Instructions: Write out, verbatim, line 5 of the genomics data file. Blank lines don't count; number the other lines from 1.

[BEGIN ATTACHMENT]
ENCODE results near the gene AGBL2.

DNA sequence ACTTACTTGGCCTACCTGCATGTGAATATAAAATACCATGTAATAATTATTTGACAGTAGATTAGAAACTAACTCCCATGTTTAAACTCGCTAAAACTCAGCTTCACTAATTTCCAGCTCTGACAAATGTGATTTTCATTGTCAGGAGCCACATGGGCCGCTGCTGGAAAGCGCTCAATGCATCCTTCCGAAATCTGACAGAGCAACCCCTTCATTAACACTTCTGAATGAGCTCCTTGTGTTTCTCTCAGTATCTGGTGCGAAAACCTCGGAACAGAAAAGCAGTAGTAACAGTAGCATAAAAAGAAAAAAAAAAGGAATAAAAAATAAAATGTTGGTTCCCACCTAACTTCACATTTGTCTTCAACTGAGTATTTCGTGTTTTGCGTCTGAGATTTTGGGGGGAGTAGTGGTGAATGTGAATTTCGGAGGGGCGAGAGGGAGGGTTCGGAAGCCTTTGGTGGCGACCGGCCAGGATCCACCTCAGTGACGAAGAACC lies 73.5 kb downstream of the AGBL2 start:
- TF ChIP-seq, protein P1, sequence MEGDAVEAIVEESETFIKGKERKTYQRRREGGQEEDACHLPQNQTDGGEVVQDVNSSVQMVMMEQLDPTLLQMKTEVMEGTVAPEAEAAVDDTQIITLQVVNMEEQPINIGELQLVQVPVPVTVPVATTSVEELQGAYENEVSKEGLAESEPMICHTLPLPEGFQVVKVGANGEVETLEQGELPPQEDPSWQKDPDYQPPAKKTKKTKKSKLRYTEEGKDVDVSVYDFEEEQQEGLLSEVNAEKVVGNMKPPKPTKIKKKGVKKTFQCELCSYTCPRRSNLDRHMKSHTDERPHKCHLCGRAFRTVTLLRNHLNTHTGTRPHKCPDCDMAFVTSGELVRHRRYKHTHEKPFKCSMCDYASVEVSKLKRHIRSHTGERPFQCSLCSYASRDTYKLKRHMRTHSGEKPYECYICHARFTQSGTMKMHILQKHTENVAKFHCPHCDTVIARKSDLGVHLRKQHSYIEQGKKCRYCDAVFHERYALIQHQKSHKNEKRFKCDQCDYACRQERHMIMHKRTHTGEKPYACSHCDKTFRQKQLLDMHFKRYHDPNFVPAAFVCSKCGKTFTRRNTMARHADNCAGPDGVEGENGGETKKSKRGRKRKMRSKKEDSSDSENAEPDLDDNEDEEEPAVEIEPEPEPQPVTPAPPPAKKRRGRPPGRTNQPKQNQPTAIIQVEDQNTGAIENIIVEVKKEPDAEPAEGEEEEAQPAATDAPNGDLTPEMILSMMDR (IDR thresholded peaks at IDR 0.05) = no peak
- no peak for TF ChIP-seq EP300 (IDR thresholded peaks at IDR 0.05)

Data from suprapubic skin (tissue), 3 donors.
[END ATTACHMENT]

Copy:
Data from suprapubic skin (tissue), 3 donors.